How were stories recorded and preserved in ancient times?


Ancient stories such as Homer's epics and material that would eventually form the basis for much of the Old Testament, were often passed down orally by skilled tradents who could memorise and repeat great tracts of material. They used special techniques to assist in this, including the use of poetry as much of the older material in the Bible is in poetic form. Names were frequently meaningful to the storyline, and some of the more well known of these are:

  • Adam (the first man) - means 'man'
  • Abram (putatively the exalted ancestor) - 'the father is exalted'
  • Abraham - 'the father of many'
  • Sarai - 'princess' (archaic Hebrew)
  • Sarah - 'princess' (later Hebrew)
  • Isaac (Abraham laughed when told that he would have a son) - 'he laughs'
  • Jacob - Hebrew Ya'aqobh: "one that takes by the heel" (see Genesis 25:26)
  • Israel (who wrestled with God) - various possible meanings: 'wrestled with God', 'ruler over God', 'God rules', God will rule' or 'god who will rule'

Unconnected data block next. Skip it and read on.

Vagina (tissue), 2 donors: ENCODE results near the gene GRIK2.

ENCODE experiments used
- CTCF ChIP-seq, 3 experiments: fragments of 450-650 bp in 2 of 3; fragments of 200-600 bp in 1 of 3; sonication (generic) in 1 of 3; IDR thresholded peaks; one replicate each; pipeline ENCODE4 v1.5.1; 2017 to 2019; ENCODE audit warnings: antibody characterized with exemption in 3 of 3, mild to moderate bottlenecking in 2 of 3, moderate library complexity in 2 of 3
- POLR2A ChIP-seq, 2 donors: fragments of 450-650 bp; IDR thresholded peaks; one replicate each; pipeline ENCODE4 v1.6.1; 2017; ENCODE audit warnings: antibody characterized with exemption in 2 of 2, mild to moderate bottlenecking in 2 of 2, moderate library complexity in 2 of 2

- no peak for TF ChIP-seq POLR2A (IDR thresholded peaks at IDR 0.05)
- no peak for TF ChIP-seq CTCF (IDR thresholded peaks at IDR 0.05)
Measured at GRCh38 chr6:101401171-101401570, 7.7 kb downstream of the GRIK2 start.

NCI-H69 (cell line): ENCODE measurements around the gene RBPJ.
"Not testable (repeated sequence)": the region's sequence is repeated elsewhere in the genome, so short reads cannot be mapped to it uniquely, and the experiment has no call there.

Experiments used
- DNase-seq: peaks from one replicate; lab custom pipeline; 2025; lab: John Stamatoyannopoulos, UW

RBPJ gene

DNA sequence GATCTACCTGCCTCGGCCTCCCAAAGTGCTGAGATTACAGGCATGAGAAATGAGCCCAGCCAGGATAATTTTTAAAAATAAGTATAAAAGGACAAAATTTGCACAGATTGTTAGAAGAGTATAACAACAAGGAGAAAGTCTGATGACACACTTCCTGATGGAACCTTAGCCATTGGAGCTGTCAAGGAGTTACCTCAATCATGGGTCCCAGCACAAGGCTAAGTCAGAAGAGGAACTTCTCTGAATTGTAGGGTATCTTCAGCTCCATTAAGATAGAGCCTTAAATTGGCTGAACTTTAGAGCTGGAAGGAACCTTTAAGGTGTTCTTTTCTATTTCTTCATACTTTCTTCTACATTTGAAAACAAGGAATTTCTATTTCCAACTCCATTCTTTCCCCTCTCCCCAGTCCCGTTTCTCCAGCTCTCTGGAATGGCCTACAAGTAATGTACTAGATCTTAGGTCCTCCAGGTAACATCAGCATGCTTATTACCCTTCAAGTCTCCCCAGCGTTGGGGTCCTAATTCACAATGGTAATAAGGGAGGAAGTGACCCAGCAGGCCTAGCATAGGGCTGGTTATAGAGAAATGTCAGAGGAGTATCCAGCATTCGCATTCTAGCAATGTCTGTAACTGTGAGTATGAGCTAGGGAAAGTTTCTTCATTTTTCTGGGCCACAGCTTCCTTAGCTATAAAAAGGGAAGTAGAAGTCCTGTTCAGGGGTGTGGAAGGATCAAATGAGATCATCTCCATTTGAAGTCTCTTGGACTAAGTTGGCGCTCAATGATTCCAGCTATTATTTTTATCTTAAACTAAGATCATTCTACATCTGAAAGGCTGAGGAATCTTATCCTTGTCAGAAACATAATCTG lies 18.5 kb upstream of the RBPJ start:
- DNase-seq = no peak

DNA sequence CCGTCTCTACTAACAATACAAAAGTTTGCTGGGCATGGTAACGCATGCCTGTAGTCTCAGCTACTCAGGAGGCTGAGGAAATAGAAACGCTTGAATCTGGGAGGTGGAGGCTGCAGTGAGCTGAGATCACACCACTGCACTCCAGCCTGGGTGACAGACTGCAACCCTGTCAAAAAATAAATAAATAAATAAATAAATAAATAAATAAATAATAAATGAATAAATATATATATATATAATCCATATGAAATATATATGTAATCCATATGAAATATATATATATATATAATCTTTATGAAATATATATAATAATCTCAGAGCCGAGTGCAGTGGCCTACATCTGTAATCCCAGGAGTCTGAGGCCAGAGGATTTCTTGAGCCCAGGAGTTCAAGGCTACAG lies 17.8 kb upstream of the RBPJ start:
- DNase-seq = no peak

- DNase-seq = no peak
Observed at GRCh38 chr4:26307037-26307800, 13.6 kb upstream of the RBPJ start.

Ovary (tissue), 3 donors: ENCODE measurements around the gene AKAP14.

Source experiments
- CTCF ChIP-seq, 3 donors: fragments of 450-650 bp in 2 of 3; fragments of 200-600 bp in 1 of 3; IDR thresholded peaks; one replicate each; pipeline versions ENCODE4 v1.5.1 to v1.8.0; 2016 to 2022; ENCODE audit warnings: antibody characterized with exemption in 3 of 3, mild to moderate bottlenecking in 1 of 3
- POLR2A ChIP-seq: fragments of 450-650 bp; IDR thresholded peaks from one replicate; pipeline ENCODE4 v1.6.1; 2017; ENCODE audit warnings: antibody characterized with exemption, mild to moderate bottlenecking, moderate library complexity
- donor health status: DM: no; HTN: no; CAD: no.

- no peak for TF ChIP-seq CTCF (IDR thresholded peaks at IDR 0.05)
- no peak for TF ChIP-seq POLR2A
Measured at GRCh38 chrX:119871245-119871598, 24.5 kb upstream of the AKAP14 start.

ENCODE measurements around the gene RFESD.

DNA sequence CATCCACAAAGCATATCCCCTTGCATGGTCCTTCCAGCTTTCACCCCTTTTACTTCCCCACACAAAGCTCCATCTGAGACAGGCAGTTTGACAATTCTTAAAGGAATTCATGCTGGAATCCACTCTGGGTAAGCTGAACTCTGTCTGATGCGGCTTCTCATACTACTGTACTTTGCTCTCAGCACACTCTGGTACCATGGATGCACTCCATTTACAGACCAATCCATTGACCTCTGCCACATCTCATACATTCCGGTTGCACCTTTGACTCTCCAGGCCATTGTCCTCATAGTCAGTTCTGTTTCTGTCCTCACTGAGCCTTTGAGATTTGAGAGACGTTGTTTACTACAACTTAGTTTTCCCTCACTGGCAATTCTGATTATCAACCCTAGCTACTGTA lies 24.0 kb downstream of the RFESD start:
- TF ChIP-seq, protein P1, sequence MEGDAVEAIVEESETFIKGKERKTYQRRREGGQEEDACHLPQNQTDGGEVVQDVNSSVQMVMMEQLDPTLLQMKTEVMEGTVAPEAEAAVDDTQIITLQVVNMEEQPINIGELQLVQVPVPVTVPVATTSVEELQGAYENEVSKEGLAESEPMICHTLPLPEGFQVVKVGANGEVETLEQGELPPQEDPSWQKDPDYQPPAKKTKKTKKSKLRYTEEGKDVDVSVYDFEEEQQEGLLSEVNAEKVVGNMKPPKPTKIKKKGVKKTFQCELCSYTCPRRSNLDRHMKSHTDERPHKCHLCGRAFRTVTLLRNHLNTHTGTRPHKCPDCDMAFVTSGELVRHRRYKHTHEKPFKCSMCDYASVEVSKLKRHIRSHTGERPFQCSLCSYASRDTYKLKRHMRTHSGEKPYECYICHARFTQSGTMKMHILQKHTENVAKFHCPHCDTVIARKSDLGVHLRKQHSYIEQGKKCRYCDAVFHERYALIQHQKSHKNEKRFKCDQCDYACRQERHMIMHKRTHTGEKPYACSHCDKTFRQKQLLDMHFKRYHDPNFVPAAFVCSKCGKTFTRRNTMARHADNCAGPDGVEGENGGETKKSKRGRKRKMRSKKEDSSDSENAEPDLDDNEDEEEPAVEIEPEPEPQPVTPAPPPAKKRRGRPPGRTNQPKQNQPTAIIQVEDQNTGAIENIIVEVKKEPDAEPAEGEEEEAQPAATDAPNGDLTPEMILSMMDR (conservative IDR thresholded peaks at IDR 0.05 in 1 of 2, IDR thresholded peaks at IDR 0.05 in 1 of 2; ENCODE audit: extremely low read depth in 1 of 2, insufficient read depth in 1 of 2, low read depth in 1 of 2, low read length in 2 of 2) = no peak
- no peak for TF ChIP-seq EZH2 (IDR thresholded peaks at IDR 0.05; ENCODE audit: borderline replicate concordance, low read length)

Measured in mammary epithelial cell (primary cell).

• Joseph (text: "May the Lord add me another son") - yosef: 'add'.

Numbers were often chosen to be easily remembered. Well known is the use of the number 40 for various events and periods in the Old Testament. Less apparent is that most of the periods associated with the major Judges are multiples of the number 20.

Even before the middle of the first millennium BCE, these stories were starting to be written down. Scholars of the Greek classics have sought to establish what parts of Homer's epics were handed down orally from the archaic period and what was added or altered in classic times. Similarly, biblical scholars have studied the authorship and origins of the Pentateuch and other ancient books of the Old Testament.

Of course, stories such as the epic of Gilgamesh were sometimes carved in stone or written on papyrus long before the first millennium BCE, but these materials were more often used for memorial stela and for commercial records.